• Blunt mechanism mortality was 94% vs 88% for penetrating
  • Penetrating injury outside of the thorax was uniformly fatal
  • Patients without signs of life on arrival, regardless of mechanism, also had a 100% mortality rate
  • Treatment at an adult trauma center, freestanding pediatric center, or combined center had no impact on these dismal outcomes

Bottom line: This is an interesting paper, and shows that the outcomes after ED thoracotomy in kids is even more dismal than in adults. This is particularly true for children arriving without vital signs and for penetrating abdominal trauma.

However, the authors go on to suggest a practice guideline for pediatric emergency thoracotomy similar to the EAST adult guidelines based on their study findings. However, I think this is ill advised. Have a look at the absolute numbers:

The largest subgroup has only 29 patients in it. These numbers are way too small to consider a guidelines change.

This paper shows that kids are just small adults when it comes to ED thoracotomy. And they seem to do even more poorly with no vital signs or penetrating injuries outside of the chest. So think carefully the next time you must consider this procedure in a child.

Reference: Nationwide Analysis of Resuscitative Thoracotomy in Pediatric Trauma Time to Differentiate from Adult Guidelines? J Trauma published ahead of print, July 6, 2020.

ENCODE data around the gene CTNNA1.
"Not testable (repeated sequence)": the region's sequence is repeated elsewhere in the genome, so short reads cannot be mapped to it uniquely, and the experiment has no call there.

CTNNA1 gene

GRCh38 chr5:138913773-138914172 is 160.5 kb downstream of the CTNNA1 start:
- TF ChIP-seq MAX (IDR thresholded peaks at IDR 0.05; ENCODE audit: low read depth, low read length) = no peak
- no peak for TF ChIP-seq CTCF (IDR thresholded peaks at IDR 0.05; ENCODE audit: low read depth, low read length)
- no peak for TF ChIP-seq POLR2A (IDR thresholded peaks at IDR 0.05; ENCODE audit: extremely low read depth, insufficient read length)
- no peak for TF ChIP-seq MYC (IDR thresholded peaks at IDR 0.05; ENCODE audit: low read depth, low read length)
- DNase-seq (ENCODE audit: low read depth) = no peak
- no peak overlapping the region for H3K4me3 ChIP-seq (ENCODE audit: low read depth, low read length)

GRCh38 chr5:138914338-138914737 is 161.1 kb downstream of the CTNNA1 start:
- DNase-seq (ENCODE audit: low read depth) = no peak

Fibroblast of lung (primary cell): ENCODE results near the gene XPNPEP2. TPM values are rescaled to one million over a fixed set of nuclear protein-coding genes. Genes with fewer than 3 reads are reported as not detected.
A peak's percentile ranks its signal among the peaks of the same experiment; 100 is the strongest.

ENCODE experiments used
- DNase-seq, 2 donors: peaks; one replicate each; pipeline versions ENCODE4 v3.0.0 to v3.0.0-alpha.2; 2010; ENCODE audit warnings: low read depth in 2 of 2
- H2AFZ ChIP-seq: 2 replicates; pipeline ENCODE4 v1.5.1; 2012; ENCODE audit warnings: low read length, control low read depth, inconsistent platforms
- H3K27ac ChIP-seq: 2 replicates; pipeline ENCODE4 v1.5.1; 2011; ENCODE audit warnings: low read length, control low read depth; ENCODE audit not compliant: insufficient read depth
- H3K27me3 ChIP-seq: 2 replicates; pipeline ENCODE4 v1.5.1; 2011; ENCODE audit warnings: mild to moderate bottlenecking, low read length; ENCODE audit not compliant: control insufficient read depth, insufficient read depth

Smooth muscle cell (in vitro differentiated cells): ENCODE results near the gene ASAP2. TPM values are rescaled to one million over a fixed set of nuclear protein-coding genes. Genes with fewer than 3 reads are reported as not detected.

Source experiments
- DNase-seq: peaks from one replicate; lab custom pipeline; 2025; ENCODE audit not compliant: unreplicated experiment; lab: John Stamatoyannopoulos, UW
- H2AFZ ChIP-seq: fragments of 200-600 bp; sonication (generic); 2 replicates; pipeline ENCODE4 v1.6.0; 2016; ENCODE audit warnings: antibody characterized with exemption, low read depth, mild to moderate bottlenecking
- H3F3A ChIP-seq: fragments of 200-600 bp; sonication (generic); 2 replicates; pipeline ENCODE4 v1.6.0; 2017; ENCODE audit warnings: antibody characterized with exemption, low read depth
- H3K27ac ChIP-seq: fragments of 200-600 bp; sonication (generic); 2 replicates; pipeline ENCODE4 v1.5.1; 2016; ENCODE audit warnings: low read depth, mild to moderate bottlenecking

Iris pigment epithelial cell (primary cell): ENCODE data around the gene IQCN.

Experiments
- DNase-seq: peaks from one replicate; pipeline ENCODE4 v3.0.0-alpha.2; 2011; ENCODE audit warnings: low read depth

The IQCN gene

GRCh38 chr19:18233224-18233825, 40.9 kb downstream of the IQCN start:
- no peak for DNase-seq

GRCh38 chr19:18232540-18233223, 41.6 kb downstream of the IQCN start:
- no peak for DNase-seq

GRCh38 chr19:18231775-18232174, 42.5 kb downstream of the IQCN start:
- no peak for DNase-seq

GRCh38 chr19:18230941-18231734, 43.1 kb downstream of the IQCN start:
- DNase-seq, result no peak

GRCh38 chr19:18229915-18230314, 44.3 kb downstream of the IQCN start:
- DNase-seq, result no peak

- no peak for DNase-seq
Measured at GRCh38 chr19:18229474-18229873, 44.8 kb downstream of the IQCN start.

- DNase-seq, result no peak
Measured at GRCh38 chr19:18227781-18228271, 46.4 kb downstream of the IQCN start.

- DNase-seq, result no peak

Nail In The Neck: A Novel Removal Option

Here’s a post from my archive describing a different way to remove the foreign body. This is the technique I used, instead of the standard neck incision. The final incision was just a slight extension of the puncture wound, measuring only 1cm. I was able to grasp the head and pull it out without difficulty. The surprising thing to me was the amount of force I needed to apply to actually pull it out! No bleeding, no problems. The patient was observed for 24 hours and discharged home. He had no complications.

A Cool Way To Remove Embedded Foreign Bodies

Many of us have had the experience of digging into bloody tissue for long periods of time trying to locate the object, even with fluoroscopy. Well, there’s a better way of doing this.

A group in China described a technique using a fancy form of needle localization. They employed a set of instruments normally used for lumbar diskectomy (see photo). This set includes a long 18 Ga needle with a removable hub, several dilators and an outer cannula with a 5.8mm diameter. A pair of 3.8mm grasping forceps is also used.